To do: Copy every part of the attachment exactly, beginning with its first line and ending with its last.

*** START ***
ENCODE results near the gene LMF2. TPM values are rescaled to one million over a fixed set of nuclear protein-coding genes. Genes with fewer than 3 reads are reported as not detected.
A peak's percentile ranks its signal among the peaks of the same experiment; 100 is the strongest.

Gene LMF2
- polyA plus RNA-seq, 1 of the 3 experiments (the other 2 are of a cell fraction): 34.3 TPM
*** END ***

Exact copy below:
ENCODE results near the gene LMF2. TPM values are rescaled to one million over a fixed set of nuclear protein-coding genes. Genes with fewer than 3 reads are reported as not detected.
A peak's percentile ranks its signal among the peaks of the same experiment; 100 is the strongest.

Gene LMF2
- polyA plus RNA-seq, 1 of the 3 experiments (the other 2 are of a cell fraction): 34.3 TPM